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Economies of scale: ways in which long run increases in output and capacity can reduce costs per unit of output and increase efficiency.
These can be either INTERNAL or EXTERNAL.
Internal economies: are long run reductions in costs per unit resulting from expansion of a single business.
Technical economies: when larger and more efficient capital items can be used because their high costs can be spread across a larger
quantity of output.
Marketing economies: occur when high cost advertising and promotion activities are feasible. The costs are covered if they can secure
high and rising sails.
Managerial economies: become possible when output is high enough to justify hiring specialists to perform specific management
tasks e.g. for marketing and HRM.
Financial economies: are possible when lenders offer big businesses lower interest rates because they look less risky.
Bulk-buying economies: occur when businesses are purchasing large enough quantities to be charged a lower price per unit, either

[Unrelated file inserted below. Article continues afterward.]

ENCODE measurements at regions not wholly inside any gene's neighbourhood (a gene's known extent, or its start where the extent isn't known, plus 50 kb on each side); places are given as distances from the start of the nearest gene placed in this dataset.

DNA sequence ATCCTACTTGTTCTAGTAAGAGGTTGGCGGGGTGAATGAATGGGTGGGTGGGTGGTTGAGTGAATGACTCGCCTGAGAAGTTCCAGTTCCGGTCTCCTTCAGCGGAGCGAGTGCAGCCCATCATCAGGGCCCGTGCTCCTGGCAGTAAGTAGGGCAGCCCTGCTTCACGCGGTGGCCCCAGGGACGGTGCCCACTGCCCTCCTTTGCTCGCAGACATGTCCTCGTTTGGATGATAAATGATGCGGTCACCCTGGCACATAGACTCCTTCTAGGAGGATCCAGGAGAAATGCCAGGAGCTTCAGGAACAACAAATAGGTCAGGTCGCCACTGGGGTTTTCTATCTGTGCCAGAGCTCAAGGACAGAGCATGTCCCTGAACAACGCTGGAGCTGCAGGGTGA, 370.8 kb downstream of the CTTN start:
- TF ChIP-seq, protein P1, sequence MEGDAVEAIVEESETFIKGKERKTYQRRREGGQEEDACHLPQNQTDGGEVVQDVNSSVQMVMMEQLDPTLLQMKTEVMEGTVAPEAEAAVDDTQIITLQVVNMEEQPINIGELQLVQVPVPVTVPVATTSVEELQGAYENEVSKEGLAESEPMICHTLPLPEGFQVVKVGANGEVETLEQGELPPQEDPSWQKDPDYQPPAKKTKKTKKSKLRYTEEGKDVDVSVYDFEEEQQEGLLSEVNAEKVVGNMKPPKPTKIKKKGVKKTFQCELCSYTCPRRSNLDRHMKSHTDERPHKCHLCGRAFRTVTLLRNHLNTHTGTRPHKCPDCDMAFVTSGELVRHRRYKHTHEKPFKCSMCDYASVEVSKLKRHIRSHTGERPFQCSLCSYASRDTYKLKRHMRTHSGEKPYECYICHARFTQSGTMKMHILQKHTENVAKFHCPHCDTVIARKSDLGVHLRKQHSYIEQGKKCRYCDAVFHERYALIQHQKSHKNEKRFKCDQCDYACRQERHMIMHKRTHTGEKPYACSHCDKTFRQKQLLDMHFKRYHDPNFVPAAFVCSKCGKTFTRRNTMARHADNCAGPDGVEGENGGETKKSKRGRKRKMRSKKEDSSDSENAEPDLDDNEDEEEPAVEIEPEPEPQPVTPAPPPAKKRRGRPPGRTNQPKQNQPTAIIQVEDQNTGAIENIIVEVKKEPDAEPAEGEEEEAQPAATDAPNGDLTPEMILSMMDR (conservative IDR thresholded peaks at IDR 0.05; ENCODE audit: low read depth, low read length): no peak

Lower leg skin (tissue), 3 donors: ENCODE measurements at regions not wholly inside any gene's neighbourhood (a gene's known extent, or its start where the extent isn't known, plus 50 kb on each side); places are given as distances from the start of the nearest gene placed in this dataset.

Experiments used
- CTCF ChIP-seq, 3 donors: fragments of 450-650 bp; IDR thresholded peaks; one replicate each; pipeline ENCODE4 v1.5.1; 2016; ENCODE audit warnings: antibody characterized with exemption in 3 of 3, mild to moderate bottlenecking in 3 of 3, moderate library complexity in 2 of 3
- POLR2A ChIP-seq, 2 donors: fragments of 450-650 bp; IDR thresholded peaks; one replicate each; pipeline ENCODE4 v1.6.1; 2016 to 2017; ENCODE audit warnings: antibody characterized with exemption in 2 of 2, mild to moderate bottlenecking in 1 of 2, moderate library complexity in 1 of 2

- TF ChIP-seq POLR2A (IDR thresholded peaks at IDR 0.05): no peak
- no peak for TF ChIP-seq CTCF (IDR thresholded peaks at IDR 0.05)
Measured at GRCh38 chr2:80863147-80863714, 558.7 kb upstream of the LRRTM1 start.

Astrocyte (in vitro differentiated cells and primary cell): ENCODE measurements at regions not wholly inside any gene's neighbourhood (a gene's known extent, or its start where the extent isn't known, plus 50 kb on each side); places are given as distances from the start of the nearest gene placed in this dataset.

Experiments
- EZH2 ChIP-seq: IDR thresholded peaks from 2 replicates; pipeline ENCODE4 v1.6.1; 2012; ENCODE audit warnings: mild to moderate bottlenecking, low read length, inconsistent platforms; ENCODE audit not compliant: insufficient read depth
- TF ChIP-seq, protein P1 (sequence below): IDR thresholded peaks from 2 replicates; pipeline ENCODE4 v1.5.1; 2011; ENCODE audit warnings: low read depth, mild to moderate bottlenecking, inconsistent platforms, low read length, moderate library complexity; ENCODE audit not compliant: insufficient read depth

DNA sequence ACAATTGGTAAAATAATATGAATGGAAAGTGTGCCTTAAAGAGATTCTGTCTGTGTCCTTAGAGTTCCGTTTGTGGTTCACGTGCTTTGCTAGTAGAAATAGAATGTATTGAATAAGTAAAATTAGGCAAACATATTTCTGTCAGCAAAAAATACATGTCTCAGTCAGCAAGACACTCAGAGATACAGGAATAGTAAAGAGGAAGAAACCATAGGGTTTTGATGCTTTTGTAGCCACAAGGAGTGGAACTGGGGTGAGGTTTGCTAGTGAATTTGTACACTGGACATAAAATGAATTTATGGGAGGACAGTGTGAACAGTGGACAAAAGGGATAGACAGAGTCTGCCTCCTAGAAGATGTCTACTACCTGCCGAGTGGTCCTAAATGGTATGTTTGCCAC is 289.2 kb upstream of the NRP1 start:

because unit supplier costs are reduced or because the buyer has market power.
Risk bearing economies: when a business has a single product or a single market, it is highly vulnerable if that product fails.
(Businesses with many products can spread the risk by offsetting losses in one area against profits elsewhere.)
External economies: the reductions in unit costs that occur as long run output rises and are shared by a whole industry rather than limited
to a single firm. These are very common when similar firms are concentrated in one location.
Diseconomies of Scale
Increases in unit cost that occurs as a business grows larger.
This is mainly due to communication difficulties; it grows harder to share information effectively, contacts inevitably become less
personal and there is an increasing chance of conflicting decisions in different departments.
Minimum efficient scale: the lowest level of output at which average or unit costs can be minimised.
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Organic growth: expansion of a single business by extending its own operations rather than be merger or takeover activity. Slower but
more secure. E.g. Sainsbury's & Coca-Cola
Inorganic growth: refers to expansion by merger or takeover, bringing sudden increases in business size. E.g. bank of Scotland took over
Monopsony: means literally a single buyer. Buyers with monopsony power have some control over their suppliers and can force them to
reduce prices or lose their contacts.…read more